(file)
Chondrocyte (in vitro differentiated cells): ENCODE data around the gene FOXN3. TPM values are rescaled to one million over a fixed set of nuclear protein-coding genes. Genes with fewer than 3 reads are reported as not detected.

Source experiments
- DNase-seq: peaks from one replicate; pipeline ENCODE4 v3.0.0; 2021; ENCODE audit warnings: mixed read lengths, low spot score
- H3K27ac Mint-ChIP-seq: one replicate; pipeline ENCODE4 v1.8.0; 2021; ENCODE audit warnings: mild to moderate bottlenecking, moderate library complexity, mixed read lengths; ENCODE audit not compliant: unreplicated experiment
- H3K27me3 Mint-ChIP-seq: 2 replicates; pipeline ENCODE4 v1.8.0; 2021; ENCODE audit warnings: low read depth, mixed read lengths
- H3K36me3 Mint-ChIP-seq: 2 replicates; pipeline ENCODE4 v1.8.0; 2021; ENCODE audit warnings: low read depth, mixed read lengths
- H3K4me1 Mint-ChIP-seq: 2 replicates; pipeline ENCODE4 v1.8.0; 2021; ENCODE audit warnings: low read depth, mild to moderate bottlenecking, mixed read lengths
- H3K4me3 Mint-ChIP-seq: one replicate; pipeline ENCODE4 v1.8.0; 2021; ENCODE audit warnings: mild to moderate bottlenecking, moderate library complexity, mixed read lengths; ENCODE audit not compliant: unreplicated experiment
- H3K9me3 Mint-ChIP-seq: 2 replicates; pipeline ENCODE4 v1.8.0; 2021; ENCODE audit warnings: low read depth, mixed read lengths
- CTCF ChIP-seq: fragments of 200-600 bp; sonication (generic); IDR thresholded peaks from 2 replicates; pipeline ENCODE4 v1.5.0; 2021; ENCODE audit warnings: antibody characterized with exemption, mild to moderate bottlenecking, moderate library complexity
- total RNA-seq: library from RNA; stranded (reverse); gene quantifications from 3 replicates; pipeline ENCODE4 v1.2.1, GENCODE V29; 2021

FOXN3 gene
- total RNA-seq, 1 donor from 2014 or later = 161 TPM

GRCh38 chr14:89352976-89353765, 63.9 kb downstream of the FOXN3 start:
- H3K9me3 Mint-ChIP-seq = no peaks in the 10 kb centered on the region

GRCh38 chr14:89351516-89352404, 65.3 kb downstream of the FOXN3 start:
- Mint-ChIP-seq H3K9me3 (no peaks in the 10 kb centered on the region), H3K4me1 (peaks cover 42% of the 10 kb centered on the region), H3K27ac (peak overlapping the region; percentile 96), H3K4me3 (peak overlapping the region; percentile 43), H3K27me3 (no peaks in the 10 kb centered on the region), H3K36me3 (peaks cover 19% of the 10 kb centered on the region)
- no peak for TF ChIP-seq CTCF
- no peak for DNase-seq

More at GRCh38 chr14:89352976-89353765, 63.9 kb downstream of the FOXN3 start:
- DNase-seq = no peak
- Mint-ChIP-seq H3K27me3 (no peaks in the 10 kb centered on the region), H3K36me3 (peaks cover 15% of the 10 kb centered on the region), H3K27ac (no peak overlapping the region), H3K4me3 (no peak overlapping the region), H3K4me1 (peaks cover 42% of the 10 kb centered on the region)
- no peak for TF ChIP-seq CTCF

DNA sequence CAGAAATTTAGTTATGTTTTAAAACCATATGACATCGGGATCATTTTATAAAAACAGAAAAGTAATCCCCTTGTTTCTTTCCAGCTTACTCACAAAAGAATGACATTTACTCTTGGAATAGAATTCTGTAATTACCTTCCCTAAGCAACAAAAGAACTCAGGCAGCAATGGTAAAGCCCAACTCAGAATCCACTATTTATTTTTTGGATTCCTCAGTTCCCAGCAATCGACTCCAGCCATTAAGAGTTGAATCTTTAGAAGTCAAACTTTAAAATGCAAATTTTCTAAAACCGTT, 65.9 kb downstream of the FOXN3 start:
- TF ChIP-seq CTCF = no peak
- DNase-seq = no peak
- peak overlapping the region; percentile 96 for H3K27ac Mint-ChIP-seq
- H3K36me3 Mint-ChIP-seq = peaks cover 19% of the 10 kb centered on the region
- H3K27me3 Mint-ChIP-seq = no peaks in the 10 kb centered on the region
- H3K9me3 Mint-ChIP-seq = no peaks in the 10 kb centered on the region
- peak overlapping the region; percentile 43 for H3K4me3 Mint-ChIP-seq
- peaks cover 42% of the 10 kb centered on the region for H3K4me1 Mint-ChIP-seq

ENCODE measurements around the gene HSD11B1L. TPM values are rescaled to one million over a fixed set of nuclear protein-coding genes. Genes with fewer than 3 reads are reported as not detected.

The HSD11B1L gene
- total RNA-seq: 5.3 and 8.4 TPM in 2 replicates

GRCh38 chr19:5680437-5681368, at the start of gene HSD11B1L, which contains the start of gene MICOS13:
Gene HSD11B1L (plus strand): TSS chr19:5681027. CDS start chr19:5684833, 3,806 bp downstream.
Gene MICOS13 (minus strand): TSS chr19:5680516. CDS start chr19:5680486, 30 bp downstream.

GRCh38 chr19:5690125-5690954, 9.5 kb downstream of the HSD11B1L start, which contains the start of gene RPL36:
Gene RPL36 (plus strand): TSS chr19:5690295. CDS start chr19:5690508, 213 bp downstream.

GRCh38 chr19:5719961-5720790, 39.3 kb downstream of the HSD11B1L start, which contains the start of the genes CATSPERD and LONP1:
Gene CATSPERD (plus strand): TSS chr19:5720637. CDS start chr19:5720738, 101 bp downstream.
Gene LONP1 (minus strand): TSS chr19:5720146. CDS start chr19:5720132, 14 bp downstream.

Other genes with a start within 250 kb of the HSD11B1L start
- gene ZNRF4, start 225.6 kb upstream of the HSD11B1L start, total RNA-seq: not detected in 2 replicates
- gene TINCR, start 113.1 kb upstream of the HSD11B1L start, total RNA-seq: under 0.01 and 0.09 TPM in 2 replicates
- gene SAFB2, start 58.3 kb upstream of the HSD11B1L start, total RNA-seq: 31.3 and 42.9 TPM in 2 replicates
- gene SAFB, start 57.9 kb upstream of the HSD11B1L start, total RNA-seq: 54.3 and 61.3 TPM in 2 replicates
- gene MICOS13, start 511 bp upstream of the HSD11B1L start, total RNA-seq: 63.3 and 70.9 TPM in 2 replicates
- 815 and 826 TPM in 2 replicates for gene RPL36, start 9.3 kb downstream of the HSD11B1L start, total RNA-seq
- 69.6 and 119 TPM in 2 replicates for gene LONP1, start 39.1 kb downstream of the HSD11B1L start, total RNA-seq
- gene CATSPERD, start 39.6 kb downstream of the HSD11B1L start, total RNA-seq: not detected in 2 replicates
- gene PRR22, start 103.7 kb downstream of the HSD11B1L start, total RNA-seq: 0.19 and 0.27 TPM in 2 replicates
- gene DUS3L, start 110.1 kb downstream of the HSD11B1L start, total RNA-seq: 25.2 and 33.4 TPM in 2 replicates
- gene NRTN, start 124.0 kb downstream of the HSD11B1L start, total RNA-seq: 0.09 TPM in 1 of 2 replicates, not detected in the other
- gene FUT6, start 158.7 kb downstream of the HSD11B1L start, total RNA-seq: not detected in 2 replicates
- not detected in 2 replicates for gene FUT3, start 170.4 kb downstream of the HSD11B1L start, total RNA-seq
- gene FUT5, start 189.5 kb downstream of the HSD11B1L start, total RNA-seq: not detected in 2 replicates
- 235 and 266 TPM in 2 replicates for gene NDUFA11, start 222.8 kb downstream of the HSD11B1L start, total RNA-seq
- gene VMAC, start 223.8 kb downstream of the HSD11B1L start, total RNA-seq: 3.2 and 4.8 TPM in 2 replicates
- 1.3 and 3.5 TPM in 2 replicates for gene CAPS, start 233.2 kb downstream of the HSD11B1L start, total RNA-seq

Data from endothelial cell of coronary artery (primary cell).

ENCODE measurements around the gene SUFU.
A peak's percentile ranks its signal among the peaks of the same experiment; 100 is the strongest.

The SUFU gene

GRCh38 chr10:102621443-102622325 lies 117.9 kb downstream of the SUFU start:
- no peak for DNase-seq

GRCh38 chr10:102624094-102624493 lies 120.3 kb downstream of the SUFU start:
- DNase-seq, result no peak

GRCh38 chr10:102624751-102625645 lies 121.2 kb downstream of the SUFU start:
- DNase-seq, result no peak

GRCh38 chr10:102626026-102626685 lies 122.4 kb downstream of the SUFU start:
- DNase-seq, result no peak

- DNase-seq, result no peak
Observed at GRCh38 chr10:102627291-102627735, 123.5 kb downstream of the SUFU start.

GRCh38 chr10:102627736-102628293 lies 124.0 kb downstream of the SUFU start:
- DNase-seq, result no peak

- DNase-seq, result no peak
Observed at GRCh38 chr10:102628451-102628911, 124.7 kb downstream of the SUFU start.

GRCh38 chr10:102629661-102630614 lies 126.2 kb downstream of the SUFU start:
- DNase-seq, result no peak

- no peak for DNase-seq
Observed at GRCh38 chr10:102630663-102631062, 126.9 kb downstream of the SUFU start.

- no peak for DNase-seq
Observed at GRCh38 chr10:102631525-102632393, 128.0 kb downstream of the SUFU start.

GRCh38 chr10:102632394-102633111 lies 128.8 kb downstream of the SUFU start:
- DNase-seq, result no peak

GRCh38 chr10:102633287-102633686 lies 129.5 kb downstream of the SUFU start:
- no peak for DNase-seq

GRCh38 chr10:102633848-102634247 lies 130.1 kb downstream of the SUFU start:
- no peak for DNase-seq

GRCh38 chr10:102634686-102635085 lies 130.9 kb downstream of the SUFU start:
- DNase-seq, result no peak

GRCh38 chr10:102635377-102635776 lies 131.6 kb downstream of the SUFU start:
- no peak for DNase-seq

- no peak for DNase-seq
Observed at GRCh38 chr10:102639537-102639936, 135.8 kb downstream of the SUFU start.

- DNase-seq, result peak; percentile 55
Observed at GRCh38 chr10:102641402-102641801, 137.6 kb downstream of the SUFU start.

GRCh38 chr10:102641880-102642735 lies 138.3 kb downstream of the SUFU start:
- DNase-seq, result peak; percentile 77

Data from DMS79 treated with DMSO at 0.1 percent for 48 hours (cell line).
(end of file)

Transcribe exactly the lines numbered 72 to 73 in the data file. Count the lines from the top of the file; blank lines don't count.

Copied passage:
GRCh38 chr10:102626026-102626685 lies 122.4 kb downstream of the SUFU start:
- DNase-seq, result no peak